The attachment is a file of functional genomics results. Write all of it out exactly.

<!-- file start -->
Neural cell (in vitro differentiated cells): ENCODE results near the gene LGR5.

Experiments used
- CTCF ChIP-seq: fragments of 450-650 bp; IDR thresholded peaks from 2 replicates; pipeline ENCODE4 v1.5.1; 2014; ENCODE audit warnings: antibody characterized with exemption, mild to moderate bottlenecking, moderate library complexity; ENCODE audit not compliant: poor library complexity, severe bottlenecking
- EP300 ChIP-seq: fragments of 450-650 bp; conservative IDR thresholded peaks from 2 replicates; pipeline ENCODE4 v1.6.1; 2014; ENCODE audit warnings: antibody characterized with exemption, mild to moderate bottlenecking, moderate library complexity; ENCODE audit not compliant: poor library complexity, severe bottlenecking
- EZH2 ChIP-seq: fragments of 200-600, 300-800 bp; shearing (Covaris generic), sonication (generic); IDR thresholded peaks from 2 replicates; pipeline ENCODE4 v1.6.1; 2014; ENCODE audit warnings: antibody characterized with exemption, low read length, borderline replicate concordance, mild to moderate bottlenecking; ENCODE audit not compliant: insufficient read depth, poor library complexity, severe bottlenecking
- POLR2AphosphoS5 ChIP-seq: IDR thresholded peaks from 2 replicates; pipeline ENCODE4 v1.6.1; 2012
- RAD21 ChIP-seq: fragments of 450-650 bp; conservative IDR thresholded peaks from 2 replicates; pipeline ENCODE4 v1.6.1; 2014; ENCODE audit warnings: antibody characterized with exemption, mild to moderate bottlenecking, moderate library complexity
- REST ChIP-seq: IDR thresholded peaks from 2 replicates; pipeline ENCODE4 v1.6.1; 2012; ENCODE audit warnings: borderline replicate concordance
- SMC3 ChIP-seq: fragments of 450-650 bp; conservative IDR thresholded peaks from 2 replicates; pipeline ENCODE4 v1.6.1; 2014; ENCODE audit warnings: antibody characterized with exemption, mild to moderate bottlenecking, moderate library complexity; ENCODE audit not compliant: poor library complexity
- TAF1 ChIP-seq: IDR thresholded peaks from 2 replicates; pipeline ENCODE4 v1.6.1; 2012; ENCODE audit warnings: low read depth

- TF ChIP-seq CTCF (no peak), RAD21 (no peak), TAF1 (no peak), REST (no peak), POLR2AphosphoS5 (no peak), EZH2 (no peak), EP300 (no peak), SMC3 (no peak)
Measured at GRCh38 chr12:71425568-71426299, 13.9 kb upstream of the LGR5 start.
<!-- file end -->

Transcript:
Neural cell (in vitro differentiated cells): ENCODE results near the gene LGR5.

Experiments used
- CTCF ChIP-seq: fragments of 450-650 bp; IDR thresholded peaks from 2 replicates; pipeline ENCODE4 v1.5.1; 2014; ENCODE audit warnings: antibody characterized with exemption, mild to moderate bottlenecking, moderate library complexity; ENCODE audit not compliant: poor library complexity, severe bottlenecking
- EP300 ChIP-seq: fragments of 450-650 bp; conservative IDR thresholded peaks from 2 replicates; pipeline ENCODE4 v1.6.1; 2014; ENCODE audit warnings: antibody characterized with exemption, mild to moderate bottlenecking, moderate library complexity; ENCODE audit not compliant: poor library complexity, severe bottlenecking
- EZH2 ChIP-seq: fragments of 200-600, 300-800 bp; shearing (Covaris generic), sonication (generic); IDR thresholded peaks from 2 replicates; pipeline ENCODE4 v1.6.1; 2014; ENCODE audit warnings: antibody characterized with exemption, low read length, borderline replicate concordance, mild to moderate bottlenecking; ENCODE audit not compliant: insufficient read depth, poor library complexity, severe bottlenecking
- POLR2AphosphoS5 ChIP-seq: IDR thresholded peaks from 2 replicates; pipeline ENCODE4 v1.6.1; 2012
- RAD21 ChIP-seq: fragments of 450-650 bp; conservative IDR thresholded peaks from 2 replicates; pipeline ENCODE4 v1.6.1; 2014; ENCODE audit warnings: antibody characterized with exemption, mild to moderate bottlenecking, moderate library complexity
- REST ChIP-seq: IDR thresholded peaks from 2 replicates; pipeline ENCODE4 v1.6.1; 2012; ENCODE audit warnings: borderline replicate concordance
- SMC3 ChIP-seq: fragments of 450-650 bp; conservative IDR thresholded peaks from 2 replicates; pipeline ENCODE4 v1.6.1; 2014; ENCODE audit warnings: antibody characterized with exemption, mild to moderate bottlenecking, moderate library complexity; ENCODE audit not compliant: poor library complexity
- TAF1 ChIP-seq: IDR thresholded peaks from 2 replicates; pipeline ENCODE4 v1.6.1; 2012; ENCODE audit warnings: low read depth

- TF ChIP-seq CTCF (no peak), RAD21 (no peak), TAF1 (no peak), REST (no peak), POLR2AphosphoS5 (no peak), EZH2 (no peak), EP300 (no peak), SMC3 (no peak)
Measured at GRCh38 chr12:71425568-71426299, 13.9 kb upstream of the LGR5 start.